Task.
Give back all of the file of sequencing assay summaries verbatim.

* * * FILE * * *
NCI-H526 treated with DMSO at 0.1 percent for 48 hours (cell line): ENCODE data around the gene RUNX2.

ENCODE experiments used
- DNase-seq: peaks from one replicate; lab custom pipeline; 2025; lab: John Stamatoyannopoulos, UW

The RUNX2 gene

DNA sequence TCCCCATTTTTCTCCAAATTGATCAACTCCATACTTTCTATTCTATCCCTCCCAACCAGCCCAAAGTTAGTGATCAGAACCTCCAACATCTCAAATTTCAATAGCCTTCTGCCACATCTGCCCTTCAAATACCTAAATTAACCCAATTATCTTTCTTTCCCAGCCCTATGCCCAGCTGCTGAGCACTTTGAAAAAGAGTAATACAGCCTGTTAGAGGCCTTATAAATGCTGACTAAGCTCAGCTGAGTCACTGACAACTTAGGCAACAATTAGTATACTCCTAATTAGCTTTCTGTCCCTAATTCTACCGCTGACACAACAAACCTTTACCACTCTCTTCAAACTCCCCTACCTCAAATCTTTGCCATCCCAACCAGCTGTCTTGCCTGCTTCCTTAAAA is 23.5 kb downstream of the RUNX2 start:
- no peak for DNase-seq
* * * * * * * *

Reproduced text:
NCI-H526 treated with DMSO at 0.1 percent for 48 hours (cell line): ENCODE data around the gene RUNX2.

ENCODE experiments used
- DNase-seq: peaks from one replicate; lab custom pipeline; 2025; lab: John Stamatoyannopoulos, UW

The RUNX2 gene

DNA sequence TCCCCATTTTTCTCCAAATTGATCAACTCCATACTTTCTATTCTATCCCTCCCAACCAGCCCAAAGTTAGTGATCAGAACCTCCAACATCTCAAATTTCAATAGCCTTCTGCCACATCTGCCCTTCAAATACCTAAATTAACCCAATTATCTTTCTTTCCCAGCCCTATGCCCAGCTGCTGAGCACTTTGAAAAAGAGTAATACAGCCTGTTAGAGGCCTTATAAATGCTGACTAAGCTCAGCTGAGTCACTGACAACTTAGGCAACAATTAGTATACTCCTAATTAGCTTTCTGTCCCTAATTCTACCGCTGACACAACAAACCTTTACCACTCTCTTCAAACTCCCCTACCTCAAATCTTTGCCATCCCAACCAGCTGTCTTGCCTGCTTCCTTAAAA is 23.5 kb downstream of the RUNX2 start:
- no peak for DNase-seq